The Kentucky Fallen Firefighter Memorial Service was at Juniper Hill Park on Wednesday. (Photo by Chris Easterly)

Beneath a blistering sky, roughly 200 people attended the 19th annual Kentucky Fallen Firefighter Memorial Service on Wednesday at Juniper Hill Park.

Some stood in the shade while others sat on chairs and bleachers in front of the granite obelisk memorial topped by a stainless steel Maltese cross, the national symbol of firefighters. Below the memorial, wreaths of flowers lined the wall etched with names of fallen Kentucky firefighters.

“We recognize firefighters who have been killed in the line of duty, and since 2017, we do cancer-related deaths,” said Bruce Roberts, division director of the Kentucky Fire Commission and master of ceremonies for the event. “We’ve got probably 200 names on the wall. They go back all the way to the early 1900s, the ones that we can find.”

A light breeze blew in, momentarily cooling off the crowd from the record-setting heat and sending leaves floating to the ground. Bagpipe players and a drummer from Louisville and Kentucky United Pipes and Drums marched across the field, playing a plaintive melody. 

Dr. David Greenlee, a retired Lexington firefighter, sang the national anthem.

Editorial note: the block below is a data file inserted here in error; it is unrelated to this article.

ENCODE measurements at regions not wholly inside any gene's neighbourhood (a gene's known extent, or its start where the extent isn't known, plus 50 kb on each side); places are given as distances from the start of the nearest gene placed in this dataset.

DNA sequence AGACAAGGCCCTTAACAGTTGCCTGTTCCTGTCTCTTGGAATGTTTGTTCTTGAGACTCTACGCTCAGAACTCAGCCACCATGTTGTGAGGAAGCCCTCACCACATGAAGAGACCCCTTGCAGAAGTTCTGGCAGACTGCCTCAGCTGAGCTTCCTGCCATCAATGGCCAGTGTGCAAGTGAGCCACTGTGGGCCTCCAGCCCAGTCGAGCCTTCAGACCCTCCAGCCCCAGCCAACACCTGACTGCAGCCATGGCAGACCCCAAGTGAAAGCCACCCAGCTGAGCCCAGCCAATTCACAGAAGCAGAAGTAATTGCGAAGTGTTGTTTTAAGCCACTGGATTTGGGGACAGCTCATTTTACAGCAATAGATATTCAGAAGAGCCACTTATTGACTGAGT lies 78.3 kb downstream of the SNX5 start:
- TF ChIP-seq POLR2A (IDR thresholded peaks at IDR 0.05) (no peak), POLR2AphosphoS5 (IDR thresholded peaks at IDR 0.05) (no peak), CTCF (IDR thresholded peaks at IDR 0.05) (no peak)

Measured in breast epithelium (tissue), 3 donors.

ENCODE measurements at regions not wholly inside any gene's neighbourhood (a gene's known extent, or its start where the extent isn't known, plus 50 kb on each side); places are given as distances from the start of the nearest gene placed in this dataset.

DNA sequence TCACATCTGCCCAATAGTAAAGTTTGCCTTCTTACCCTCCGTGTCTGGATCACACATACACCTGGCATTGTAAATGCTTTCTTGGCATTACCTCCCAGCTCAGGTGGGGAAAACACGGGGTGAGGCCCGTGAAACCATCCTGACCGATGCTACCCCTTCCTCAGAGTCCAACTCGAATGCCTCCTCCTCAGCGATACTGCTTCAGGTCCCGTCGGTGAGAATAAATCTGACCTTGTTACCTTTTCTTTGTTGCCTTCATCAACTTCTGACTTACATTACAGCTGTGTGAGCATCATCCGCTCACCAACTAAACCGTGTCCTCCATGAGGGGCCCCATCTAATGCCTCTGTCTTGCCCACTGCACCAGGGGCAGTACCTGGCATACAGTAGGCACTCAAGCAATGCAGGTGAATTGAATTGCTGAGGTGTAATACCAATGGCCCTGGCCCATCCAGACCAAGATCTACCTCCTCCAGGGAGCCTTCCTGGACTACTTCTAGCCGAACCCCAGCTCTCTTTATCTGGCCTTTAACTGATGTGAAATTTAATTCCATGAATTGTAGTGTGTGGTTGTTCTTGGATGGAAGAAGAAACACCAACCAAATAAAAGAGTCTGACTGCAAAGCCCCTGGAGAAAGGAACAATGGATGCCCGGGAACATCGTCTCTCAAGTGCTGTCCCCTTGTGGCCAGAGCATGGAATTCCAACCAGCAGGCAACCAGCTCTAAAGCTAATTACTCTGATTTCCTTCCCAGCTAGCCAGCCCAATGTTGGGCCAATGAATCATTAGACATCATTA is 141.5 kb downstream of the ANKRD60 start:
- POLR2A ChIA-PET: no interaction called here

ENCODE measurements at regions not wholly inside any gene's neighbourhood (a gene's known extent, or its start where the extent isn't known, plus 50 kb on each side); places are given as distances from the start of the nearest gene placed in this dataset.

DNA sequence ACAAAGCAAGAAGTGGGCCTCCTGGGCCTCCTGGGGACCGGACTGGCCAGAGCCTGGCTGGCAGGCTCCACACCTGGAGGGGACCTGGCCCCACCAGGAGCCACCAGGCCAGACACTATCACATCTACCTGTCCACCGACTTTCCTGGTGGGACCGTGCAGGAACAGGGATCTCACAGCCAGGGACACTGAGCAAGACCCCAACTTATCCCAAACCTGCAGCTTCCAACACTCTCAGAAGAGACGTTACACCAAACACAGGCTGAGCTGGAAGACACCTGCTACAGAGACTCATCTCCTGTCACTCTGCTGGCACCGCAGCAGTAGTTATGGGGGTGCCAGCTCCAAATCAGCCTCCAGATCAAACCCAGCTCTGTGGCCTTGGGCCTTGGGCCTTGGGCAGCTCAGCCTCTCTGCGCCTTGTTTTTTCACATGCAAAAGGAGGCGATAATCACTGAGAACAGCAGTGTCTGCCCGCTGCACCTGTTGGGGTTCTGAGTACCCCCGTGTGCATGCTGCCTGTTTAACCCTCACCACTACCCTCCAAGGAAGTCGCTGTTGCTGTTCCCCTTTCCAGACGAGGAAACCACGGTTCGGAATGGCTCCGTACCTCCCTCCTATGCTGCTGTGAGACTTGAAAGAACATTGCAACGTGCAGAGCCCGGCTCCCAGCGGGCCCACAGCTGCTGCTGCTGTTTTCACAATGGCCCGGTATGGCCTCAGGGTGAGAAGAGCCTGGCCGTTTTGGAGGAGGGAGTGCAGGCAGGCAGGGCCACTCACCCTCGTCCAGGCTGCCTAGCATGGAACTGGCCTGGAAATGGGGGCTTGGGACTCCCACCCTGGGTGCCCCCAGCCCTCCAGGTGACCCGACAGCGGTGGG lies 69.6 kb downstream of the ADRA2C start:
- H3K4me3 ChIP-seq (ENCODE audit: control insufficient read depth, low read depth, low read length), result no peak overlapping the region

“This is always an honor to do this every year to honor those that have paid the ultimate price to protect us all,” he said.

After an opening prayer by Kentucky Firefighters Association Chaplain Jeff Rickles, several speakers gave brief remarks, including Frankfort Mayor Bill May and Franklin County Judge-Executive Huston Wells.

May told the families of the fallen, “My heart is heavy for the loss that you all have felt. There’s nothing I can do to make that easier.”

John Beatsch of the Kentucky Firefighters Association told the crowd: “Firefighting is hard. Being the family of a firefighter might be even harder."

Toward the end of the hourlong ceremony, a man sitting on the bleachers collapsed. Nearby firefighters instantly stabilized the man, gave him water and drove him away in a golf cart for treatment. 

The event continued with Roberts reading the names of the six Kentucky firefighters who have died since last year’s memorial service: Jeff Crossfield, Paris Fire Department; Richard Gossman, McMahan Fire Department; Ronald Helton, Firebrick Fire Department; Arnold “Ray” Hollingsworth, West Knox Fire Department; Thomas McBride, Campbellsburg Fire and Rescue; and James Settles, Stanley Fire Department.

Relatives of the six men came forward and each family received a plaque, ribbon and rose. 

The ceremony closed with a final prayer and the strains of “Amazing Grace” playing on bagpipes. 

Among the attendees were members of several Kentucky motorcycle clubs. Most of the bikers are current or former firefighters. 

“I’ve been coming since they opened it 19 years ago and I’ve come every year,” said Keith Price, assistant chief of Parkers Mill Fire Department in Somerset. “We ride today in honor of their service that they’ve done.” 

Clad in a sleeveless leather biker jacket, Price said: “If someone dies in the line of duty, their name is put on the wall. A couple years ago, we actually had a ceremony that we put no names on the wall, and that’s what you shoot for — no names on the wall."

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